Transnet leases discourage investment in shipbuilding – Damen

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The Transnet National Ports Authority (NPA) policy of only allowing short-term leases is hurting investment in the ship building industry, according to Damen Shipyards.

Kommer Damen, Chairman of the international Damen Shipyards Group, said that shipbuilding, an important strategic activity for South Africa, required access to the waterfront. However, large areas of the waterfront in South Africa are owned by Transnet, which has a policy of only offering short-term leases of five to seven years.

Speaking at the inauguration of the new Damen Shipyards Cape Town (DSCT) building in Table Bay Harbour yesterday, Damen noted that longer leases were required to increase investment. These short leases, Damen remarked, would be turned down in the boardrooms of European shipyards and financing companies.
“What I suggest to Portnet,” Damen said, “is that they should give much longer leases for all their industrial areas in the port because then you’ll attract much bigger investments.”

Damen should know what he is talking about. The original Damen Brothers boat building company was established in the Netherlands by his father and uncle in 1927. Purchased by Kommer Damen in 1969, the small builder was transformed into Damen Shipyards Group, now employing more than 6 000 employees working at 35 yards worldwide, building over 150 vessels annually. With an annual turnover of 1.4 billion euros, the Damen group purchased the Cape Town based Farocean Marine shipyard in 2007, with Montsi Investments taking up a 30% shareholding.

Damen also complained that the short-sighted attitude of the Transnet NPA also impacted the repair of ships. This was because the repair docks at both Cape Town and Durban can only be booked for very short periods.
“We have big repair yards in Europe, big investments for people training, new facilities, and you do that because you own the whole facility,” Damen explained. “But if you can only book for a short period, you don’t put in the investment and you also don’t take a lot of people into service.”

This was because the shipyard would not be able to use its workers while looking for suitable alternative repair docks.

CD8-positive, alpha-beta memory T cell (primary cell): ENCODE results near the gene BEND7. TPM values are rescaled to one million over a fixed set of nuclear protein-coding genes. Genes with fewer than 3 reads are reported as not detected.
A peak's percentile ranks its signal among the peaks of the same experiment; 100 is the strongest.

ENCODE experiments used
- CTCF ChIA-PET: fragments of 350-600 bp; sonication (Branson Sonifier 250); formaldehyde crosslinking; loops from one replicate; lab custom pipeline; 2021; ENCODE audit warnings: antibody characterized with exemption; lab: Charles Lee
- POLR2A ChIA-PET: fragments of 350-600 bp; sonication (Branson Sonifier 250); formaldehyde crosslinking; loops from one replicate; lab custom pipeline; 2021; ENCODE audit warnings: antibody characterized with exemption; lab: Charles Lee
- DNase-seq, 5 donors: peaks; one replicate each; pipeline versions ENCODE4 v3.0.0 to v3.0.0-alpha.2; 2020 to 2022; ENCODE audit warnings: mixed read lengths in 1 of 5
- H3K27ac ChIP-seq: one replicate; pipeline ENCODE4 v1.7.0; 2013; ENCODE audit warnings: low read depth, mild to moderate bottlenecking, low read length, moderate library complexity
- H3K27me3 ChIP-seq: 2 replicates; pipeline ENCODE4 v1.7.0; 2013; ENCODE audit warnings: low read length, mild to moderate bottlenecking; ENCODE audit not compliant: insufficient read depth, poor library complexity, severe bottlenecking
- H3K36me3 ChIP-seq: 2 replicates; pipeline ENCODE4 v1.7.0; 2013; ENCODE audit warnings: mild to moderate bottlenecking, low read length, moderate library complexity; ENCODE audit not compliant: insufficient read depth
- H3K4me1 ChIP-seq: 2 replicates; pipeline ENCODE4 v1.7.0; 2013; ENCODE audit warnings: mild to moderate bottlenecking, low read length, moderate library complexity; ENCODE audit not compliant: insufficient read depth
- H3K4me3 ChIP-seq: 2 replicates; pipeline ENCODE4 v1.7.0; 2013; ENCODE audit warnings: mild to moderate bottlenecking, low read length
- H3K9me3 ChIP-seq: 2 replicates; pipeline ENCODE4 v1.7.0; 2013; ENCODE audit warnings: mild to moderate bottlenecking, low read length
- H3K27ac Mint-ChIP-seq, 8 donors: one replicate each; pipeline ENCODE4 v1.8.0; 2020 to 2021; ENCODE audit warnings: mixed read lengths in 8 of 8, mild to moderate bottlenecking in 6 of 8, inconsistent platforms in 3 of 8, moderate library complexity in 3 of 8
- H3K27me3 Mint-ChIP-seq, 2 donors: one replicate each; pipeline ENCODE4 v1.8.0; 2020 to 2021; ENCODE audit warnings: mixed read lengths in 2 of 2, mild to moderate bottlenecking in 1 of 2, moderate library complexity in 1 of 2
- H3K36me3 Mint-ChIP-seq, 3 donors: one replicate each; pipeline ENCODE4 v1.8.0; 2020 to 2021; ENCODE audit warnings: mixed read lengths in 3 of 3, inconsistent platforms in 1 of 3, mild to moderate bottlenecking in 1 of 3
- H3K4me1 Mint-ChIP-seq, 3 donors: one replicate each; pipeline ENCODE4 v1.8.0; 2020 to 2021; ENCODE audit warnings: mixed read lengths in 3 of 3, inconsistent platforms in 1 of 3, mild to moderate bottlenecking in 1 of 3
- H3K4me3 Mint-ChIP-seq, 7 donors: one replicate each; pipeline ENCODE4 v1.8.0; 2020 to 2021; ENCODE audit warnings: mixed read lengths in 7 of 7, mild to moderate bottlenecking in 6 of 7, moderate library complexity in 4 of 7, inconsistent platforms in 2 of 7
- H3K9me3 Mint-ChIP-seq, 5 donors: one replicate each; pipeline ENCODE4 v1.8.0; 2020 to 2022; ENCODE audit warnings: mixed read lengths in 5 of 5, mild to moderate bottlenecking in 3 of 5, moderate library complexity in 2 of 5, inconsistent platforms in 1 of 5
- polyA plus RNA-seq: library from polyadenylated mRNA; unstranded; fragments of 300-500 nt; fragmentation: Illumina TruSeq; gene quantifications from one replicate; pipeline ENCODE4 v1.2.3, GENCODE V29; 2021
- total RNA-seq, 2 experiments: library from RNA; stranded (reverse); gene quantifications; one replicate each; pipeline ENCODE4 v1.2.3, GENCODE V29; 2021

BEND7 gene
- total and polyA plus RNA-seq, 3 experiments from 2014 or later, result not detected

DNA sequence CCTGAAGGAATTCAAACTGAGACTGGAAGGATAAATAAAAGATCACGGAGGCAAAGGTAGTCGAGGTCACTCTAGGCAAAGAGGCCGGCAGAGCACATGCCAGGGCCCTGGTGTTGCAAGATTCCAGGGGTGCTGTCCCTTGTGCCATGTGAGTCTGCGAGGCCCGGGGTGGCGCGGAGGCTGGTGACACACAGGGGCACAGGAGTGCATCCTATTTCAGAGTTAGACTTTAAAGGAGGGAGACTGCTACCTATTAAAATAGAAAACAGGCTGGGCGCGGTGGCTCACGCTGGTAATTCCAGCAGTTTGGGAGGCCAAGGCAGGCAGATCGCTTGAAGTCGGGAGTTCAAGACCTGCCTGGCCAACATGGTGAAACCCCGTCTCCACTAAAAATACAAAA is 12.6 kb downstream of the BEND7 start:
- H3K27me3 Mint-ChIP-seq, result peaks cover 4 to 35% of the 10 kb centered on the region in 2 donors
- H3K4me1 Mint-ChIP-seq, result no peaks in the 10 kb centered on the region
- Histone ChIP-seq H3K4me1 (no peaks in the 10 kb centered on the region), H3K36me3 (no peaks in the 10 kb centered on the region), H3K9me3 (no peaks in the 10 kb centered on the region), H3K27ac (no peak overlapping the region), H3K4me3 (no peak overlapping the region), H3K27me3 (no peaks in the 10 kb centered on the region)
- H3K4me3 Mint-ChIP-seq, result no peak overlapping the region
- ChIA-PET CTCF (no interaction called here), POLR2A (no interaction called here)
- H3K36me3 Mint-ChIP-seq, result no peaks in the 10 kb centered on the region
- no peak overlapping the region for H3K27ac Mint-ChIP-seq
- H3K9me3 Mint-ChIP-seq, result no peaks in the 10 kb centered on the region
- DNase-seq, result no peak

Despite this, there is still good news for the South African shipbuilding industry. Damen has decided that South Africa is the perfect place to base itself to service its customers in southern Africa. Branches, however, are also situated in Angola and Mozambique, two important African customers, together with Tanzania and Nigeria.

Damen will also be starting a training facility in Cape Town to train crews on Damen built ships in service with southern African countries.

Since the take-over of Farocean Marine, Damen Shipyards has invested heavily in the modernisation of the premises, including building expansion and improvements, installation of modern machinery and new, larger capacity overhead cranes, whilst at the same time continuing to build numerous vessels and increasing the staff component.

As part of this expansion, the company inaugurated a modern new building on 3 December. Not only will this new 75 m long shed provide space for boat servicing, logistics and spacious office accommodation, but it will also allow DSCT direct access to a quay and the waterfront for the first time. A seventh shed is also planned, between two of the existing sheds.

The company is one of many international shipyards seeking to take part in the South African Navy’s Project Biro competition for new offshore and inshore patrol vessels.



Damen sees a good future for the Damen Shipyards Group in South Africa. But the shortage of space in Table Bay Harbour is of concern and they are looking at the Port of Saldanha Bay, 111 km northwest of Cape Town, for additional space. This additional investment may be dependent on the lease conditions as this port is also run by Transnet NPA.
“When you have short leases,” Damen concludes, “you don’t put in the investments, you don’t put in the people.”